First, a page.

Everyone has already begun to read wayyyy too much into the imagery Apple published, which shows Memoji characters wearing glasses looking at a Mac screen. Is Apple teasing AR glasses?, some wondered. That doesn’t seem likely, though. The glasses are just a way to reflect the computer screen in a picture whose message largely conveys, yep, it’s another virtual event this year.
The Arizona App Store bill is dead
The bill was the work of the Coalition for App Fairness, led by Epic Games, Spotify, Tile and other developers who want alternatives to paying app store commissions and alternative distribution channels. Last week, it had been unclear why the AZ Senate skipped the vote on the bill, which had been passed by the AZ House. But according to the bill’s (HB2005) backer, Rep. Regina Cobb, speaking to The Verge, the decision was due to heavy lobbying by Apple and Google, which caused Senate members who had agreed to a vote to waiver. When the votes weren’t there, the Senate decided to skip bringing it up altogether.
Cobb, in an email to TechCrunch, confirmed the same. “We have been working with members on the committee and had the votes a few days prior,” she said. “Just before the committee was set to proceed, the Chairman notified the lobbyist for App Fairness that the votes were not there so he did not want to waste committee time on the issue.”
Apple released the iOS 14.5 beta 6 to developers, which includes one major change: the release of new Siri voices. With iOS 14.5, Siri will no longer default to a female voice, but will rather allow customers to choose from a set of voices, presented in random order. Prior to the release, there had been some expectation that beta 5 would be the last before the public release, but that turned out to not be the case. However, now that beta 6 has arrived, the Release Candidate could follow as soon as next week.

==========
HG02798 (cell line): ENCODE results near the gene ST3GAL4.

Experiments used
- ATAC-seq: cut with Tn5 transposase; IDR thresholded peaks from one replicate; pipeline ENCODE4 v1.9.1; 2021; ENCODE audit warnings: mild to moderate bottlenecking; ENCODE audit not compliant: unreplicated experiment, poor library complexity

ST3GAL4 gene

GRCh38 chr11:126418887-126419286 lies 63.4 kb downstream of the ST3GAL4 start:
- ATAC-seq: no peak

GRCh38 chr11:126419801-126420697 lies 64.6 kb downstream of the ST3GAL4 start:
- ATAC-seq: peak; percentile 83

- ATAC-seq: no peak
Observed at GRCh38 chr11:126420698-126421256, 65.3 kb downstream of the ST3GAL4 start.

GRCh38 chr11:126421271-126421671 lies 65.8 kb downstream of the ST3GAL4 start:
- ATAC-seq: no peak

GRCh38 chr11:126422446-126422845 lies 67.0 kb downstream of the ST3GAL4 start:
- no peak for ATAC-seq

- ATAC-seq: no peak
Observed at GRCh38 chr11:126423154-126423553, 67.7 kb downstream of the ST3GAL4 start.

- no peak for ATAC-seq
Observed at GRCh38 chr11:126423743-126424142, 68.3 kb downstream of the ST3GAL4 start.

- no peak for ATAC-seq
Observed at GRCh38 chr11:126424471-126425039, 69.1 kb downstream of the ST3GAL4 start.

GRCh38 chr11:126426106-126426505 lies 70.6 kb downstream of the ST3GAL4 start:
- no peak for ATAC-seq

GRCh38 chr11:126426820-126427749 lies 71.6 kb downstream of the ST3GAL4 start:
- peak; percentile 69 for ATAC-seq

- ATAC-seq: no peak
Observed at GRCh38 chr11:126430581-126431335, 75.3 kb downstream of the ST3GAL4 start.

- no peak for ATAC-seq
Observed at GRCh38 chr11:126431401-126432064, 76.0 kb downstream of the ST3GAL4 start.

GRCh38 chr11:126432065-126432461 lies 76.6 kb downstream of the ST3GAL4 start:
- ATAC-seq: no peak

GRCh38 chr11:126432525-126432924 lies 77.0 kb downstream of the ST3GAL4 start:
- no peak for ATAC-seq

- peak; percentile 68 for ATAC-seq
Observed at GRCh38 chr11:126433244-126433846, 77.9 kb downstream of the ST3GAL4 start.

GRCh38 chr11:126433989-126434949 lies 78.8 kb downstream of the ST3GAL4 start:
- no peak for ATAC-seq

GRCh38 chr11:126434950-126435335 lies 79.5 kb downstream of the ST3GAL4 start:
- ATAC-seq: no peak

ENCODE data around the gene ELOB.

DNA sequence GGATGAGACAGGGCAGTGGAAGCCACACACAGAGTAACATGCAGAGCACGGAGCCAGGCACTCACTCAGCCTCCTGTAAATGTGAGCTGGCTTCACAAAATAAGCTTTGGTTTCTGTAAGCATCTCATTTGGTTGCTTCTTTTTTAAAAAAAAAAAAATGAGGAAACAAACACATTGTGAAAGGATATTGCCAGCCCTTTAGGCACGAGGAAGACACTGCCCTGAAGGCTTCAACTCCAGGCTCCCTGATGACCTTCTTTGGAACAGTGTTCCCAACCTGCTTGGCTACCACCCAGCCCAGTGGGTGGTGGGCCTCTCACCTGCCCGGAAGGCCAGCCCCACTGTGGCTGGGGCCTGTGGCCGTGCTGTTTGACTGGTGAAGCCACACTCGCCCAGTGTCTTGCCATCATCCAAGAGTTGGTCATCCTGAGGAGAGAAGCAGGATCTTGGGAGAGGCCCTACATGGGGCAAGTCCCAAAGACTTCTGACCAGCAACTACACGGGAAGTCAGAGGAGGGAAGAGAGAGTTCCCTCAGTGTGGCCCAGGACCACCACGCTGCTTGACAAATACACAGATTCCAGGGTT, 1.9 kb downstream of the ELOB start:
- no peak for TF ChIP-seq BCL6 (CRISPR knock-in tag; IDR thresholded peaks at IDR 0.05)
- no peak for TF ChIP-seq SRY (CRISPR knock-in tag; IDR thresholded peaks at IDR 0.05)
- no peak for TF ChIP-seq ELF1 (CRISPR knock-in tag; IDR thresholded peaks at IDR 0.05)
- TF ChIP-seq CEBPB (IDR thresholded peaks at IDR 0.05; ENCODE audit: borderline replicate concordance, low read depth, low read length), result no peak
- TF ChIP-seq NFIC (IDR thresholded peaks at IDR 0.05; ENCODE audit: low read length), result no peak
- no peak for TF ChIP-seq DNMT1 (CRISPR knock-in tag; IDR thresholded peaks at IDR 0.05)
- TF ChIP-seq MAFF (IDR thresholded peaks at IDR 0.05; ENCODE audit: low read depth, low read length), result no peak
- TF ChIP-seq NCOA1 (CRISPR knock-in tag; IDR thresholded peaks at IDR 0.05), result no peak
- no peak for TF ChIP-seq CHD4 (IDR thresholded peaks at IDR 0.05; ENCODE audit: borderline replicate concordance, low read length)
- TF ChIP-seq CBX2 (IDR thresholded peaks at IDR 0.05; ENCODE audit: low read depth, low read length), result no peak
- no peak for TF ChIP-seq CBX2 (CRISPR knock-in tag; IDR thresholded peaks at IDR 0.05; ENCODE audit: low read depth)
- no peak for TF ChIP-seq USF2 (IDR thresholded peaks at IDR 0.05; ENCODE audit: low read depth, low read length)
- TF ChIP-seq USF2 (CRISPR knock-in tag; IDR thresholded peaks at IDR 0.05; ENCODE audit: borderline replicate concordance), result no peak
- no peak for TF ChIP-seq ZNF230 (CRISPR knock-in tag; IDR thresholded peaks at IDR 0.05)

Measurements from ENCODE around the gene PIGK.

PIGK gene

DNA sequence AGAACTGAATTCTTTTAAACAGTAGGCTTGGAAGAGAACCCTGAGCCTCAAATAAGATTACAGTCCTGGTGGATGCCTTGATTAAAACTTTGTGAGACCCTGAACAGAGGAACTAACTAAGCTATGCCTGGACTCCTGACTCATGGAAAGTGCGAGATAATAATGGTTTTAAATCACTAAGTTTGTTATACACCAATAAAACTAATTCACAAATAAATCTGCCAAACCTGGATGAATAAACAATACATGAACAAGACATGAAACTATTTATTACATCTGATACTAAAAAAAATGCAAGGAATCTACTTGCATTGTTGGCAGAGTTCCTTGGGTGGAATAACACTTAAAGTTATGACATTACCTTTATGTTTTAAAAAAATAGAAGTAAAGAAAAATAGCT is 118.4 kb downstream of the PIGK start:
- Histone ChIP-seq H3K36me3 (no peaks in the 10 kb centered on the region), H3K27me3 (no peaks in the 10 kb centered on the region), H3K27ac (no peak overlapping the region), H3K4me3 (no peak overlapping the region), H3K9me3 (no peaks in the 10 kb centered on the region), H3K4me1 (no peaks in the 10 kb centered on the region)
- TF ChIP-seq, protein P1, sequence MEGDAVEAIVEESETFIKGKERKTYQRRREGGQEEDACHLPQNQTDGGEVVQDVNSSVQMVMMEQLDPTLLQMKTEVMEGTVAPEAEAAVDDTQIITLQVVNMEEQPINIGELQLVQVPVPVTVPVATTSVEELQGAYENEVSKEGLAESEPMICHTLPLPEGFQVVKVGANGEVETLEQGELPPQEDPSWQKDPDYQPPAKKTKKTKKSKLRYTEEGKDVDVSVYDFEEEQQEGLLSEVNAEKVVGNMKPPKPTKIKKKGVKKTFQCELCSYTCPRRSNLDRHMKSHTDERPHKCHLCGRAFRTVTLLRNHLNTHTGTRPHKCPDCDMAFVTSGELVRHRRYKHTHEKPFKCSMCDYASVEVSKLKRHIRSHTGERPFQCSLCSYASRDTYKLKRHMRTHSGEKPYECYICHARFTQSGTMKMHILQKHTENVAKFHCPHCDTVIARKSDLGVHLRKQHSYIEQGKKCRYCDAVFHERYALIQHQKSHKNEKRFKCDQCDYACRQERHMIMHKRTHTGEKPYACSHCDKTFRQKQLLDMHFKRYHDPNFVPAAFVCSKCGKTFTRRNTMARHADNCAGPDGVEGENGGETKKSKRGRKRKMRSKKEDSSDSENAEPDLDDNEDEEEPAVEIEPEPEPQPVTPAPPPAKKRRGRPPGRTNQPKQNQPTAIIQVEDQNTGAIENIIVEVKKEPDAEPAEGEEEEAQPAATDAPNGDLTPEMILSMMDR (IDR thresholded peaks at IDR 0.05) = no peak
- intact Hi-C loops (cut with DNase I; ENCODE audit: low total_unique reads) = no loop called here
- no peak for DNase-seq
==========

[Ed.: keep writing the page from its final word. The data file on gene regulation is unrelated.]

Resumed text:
Ahead of WWDC 2021, Apple updated its Apple Developer app. The app offers an updated look-and-feel, which now supports a sidebar navigation on iPad, full-screen video on larger Mac displays and a new way to discover content to watch and read in an updated Search section. As with last year’s WWDC, attendees will be able to connect with and tune into announcements, sessions and 1:1 labs via the Developer app.
U.S. users spent an average of $138 on iPhone apps in 2020, and the number is expected to grow to $180 in 2021, reported Sensor Tower. Throughout 2020, consumers turned to iPhone apps for work, school, entertainment, shopping and more, driving per-user spending to a new record and the greatest annual growth since 2016. Per-device spending on mobile games was a large part of that figure, growing 43% year over year from $53.80 in 2019 to $76.80 in 2020. That’s more than 20 points higher than the 22% growth seen between 2018 and 2019, when in-game spending grew from $44 to $53.80.
Google will begin to limit Android 11+ apps from being able to see what other apps the user has installed on their devices starting on May 5. The company now considers this “sensitive information,” though for years had allowed the practice. That made it easy for data-gathering apps that catalog to operate. Now, Google will only allow a few exceptions — apps that will be able to use the permission include antivirus, file managers and browsers. Expect to see data-gathering firms quietly release those sorts of apps in the near future.
Google expanded the AR virtual art galleries in its Arts & Culture app to include three new Pocket Galleries from the Jean Pigozzi Collection and J. Paul Getty Museum.
Health & Fitness
A feature in The Cut this week raises questions about the viability and effectiveness of therapy apps like Talkspace, BetterHelp and AbleTo, some which use dating app-like models for matching clients to therapists as well as similar business models, where you can upgrade to live video and more features. The article questions whether the apps are able to deliver on their promises and notes how some have already faced questions over their use of data, sponsorship deals, treatment of workers and healthcare rule violations.